HA note: The following piece was originally published by Sharon Autenrieth on her blog Strange Figures. It is reprinted with her permission. Sharon describes herself as a “wife, mom to 5, homeschooler, Christian Education Director, idealist, malcontent, [and] follower of Jesus.”
It was one of my first homeschool meetings, an evening devoted to people like myself: the rookies. Three veteran couples were there to encourage us, answer our questions, and give us the benefit of their experience.
I don’t recall much from that evening, but I remember one of the veteran dads counseling us, raw recruits that we were, on the importance of discipline in the home. And by “discipline” he meant something very specific. He went on at great length on the virtues of “beating” (his word, not mine) children regularly, abundantly, at the first sign of rebellion. His weapon of choice was the yardstick and he told us that he’d broken many over the years in an effort to drive wickedness and rebellion from the hearts of his children. Teenagers taken in as foster children had also received frequent beatings, something I suspect their caseworkers did not know.
I listened, trying to hide my shock and disgust. I was new to homeschooling, but I’d been parenting for almost a decade and there was no way I would be taking this father’s advice. I pitied his children; wondered about his quiet wife who nodded and smiled as he shared his “wisdom”; marveled that he could seem so jolly while describing the physical abuse of children entrusted to his care.
But here’s what I didn’t do: I didn’t speak. I didn’t say, ”Excuse me, but what you are describing doesn’t sound like discipline. It sounds like abuse.” I didn’t say, “I’ve been licensed for foster care myself and what you’ve done to your foster children is illegal. I’m going to report you.” I didn’t even meekly suggest that perhaps “biblical” parenting needn’t be so violent. I was silent because he was a veteran and I was a newbie. I was silent because he was a man and I was a woman. I was silent because I didn’t want to make a scene or alienate others in the group. I was silent because I was a coward.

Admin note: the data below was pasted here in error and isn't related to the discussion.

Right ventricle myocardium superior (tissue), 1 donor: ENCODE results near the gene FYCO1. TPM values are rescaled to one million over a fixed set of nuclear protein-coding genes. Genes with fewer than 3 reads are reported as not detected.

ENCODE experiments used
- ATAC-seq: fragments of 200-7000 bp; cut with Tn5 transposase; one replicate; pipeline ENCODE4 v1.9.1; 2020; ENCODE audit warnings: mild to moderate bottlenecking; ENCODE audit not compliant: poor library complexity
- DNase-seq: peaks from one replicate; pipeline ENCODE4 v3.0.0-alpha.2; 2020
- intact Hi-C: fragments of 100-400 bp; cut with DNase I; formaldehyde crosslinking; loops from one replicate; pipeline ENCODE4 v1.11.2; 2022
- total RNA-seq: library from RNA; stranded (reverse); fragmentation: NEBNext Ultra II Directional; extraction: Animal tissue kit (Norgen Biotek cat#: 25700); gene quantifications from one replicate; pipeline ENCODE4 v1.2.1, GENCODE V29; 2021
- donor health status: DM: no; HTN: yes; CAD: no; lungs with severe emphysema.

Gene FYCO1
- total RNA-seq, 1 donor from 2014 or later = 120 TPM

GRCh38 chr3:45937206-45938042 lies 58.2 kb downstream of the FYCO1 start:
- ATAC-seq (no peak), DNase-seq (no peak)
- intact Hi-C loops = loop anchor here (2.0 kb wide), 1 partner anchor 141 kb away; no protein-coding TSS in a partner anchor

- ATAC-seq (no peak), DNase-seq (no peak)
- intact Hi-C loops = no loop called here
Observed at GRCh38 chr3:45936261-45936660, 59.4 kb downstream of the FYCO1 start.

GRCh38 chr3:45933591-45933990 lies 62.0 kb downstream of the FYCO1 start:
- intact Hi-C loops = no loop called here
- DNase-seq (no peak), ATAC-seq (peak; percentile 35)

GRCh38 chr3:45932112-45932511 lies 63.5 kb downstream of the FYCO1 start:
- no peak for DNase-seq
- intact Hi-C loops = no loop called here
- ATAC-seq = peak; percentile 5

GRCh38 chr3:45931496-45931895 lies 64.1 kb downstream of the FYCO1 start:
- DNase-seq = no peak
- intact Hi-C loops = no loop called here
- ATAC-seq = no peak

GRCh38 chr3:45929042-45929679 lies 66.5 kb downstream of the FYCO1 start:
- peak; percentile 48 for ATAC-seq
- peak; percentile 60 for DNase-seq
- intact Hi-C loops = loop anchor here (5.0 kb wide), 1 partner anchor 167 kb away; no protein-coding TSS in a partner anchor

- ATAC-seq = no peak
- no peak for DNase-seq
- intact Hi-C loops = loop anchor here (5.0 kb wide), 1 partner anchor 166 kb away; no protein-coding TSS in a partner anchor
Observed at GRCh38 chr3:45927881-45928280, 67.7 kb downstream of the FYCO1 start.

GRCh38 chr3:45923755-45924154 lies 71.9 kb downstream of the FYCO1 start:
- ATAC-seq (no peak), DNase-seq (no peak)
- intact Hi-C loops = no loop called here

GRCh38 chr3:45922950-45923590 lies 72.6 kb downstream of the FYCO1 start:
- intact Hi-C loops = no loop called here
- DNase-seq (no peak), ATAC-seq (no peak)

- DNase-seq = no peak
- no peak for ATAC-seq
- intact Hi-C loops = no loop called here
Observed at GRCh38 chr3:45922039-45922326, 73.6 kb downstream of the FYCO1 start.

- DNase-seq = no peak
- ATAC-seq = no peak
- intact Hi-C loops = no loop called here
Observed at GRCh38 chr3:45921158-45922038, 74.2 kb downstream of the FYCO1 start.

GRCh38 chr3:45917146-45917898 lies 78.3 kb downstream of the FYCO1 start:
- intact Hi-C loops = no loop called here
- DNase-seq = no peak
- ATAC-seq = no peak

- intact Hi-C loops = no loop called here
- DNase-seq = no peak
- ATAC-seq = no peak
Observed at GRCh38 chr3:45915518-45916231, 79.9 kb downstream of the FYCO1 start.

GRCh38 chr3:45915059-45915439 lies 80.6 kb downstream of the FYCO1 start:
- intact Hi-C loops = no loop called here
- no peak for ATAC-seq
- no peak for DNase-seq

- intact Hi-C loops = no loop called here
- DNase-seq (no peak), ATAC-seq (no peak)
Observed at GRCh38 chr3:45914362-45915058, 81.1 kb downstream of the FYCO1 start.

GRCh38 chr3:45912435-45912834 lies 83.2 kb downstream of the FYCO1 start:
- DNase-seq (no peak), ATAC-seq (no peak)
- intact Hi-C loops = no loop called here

Now, many years later, I know that I sinned that night. I had an opportunity to speak up on behalf of mistreated children and I didn’t take it. Perhaps no one would have listened to me or taken me seriously, but I still should have spoken. I knew that what I was hearing was not just wrong but evil, and I let it go unchecked, unquestioned. I listened as evil was called good – and I did nothing.
This week I fell down the internet rabbit hole into a world of what might be called “homeschool survivor” blogs. The stories are awful, angry, painful to read. I love homeschooling and my immediate response to criticism of the homeschool movement is defensive. I want to shout, “We’re not like that! We’re not like that! We’re not like that!”
But the truth is, some of us are like that. And it’s time that we confessed it, and started holding each other accountable.
The problem is rarely motive. Homeschoolers, as a category, take parenting very seriously. We don’t set out to damage our children, but to do the very best for them that we possibly can. That very seriousness can be a trap, I think. We are prone to particular temptations, many of which are expressed in this article by a homeschool veteran, Reb Bradley. You’d think that doing something so nonconformist (homeschooling) would mean that homeschoolers would be nonconformists generally, but that hasn’t really been the case. There is tremendous pressure to get it right – to turn out ideal children, raised in ideal families – and we are easy targets for experts who promise to deliver results. So we listen to the loudest voices and quiet our consciences and treat our children like objects to be manipulated and molded into polished, shiny finished products rather than as the complicated, untidy, beautiful persons they were born to be.
The problem is not homeschooling as an educational option. And further muddying the waters, the problem is that there’s more than one problem. Here are a few of them:
We confuse external control with internal transformation.
We crave the approval of other homeschoolers so much that we ignore the warning bells going off in our own homes.
We emphasize parental rights and parental authority to such a degree that we dehumanize our children.
We swallow poison as long as it’s coated in Bible verses.